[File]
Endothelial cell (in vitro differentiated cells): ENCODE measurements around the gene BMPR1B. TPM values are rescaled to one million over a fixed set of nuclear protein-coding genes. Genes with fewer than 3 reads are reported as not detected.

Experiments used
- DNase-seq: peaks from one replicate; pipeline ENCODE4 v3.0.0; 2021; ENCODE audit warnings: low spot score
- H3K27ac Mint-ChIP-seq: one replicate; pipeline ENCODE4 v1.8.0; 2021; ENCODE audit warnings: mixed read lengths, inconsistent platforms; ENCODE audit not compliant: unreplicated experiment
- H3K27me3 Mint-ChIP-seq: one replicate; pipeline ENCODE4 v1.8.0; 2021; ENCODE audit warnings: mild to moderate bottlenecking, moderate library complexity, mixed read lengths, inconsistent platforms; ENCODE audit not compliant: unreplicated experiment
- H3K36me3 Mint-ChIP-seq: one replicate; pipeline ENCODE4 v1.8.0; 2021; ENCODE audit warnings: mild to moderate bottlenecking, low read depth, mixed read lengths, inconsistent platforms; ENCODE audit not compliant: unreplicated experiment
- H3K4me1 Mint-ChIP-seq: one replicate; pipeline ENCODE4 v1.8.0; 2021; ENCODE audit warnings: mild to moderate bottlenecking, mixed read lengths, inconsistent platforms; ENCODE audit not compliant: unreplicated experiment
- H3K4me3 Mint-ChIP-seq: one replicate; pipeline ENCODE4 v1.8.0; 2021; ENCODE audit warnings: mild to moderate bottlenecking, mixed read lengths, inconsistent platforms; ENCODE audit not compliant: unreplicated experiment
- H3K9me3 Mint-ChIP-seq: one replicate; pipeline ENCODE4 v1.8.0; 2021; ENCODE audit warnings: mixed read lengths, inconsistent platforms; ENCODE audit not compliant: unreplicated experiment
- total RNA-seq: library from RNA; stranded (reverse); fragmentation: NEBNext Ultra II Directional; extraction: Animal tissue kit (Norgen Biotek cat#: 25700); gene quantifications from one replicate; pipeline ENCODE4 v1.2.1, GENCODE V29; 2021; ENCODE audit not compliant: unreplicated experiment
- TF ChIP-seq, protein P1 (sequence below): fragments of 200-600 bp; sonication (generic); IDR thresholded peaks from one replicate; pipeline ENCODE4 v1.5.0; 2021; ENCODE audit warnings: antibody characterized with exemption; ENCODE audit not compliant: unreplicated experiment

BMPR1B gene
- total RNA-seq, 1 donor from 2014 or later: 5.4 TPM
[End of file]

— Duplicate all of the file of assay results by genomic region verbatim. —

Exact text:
Endothelial cell (in vitro differentiated cells): ENCODE measurements around the gene BMPR1B. TPM values are rescaled to one million over a fixed set of nuclear protein-coding genes. Genes with fewer than 3 reads are reported as not detected.

Experiments used
- DNase-seq: peaks from one replicate; pipeline ENCODE4 v3.0.0; 2021; ENCODE audit warnings: low spot score
- H3K27ac Mint-ChIP-seq: one replicate; pipeline ENCODE4 v1.8.0; 2021; ENCODE audit warnings: mixed read lengths, inconsistent platforms; ENCODE audit not compliant: unreplicated experiment
- H3K27me3 Mint-ChIP-seq: one replicate; pipeline ENCODE4 v1.8.0; 2021; ENCODE audit warnings: mild to moderate bottlenecking, moderate library complexity, mixed read lengths, inconsistent platforms; ENCODE audit not compliant: unreplicated experiment
- H3K36me3 Mint-ChIP-seq: one replicate; pipeline ENCODE4 v1.8.0; 2021; ENCODE audit warnings: mild to moderate bottlenecking, low read depth, mixed read lengths, inconsistent platforms; ENCODE audit not compliant: unreplicated experiment
- H3K4me1 Mint-ChIP-seq: one replicate; pipeline ENCODE4 v1.8.0; 2021; ENCODE audit warnings: mild to moderate bottlenecking, mixed read lengths, inconsistent platforms; ENCODE audit not compliant: unreplicated experiment
- H3K4me3 Mint-ChIP-seq: one replicate; pipeline ENCODE4 v1.8.0; 2021; ENCODE audit warnings: mild to moderate bottlenecking, mixed read lengths, inconsistent platforms; ENCODE audit not compliant: unreplicated experiment
- H3K9me3 Mint-ChIP-seq: one replicate; pipeline ENCODE4 v1.8.0; 2021; ENCODE audit warnings: mixed read lengths, inconsistent platforms; ENCODE audit not compliant: unreplicated experiment
- total RNA-seq: library from RNA; stranded (reverse); fragmentation: NEBNext Ultra II Directional; extraction: Animal tissue kit (Norgen Biotek cat#: 25700); gene quantifications from one replicate; pipeline ENCODE4 v1.2.1, GENCODE V29; 2021; ENCODE audit not compliant: unreplicated experiment
- TF ChIP-seq, protein P1 (sequence below): fragments of 200-600 bp; sonication (generic); IDR thresholded peaks from one replicate; pipeline ENCODE4 v1.5.0; 2021; ENCODE audit warnings: antibody characterized with exemption; ENCODE audit not compliant: unreplicated experiment

BMPR1B gene
- total RNA-seq, 1 donor from 2014 or later: 5.4 TPM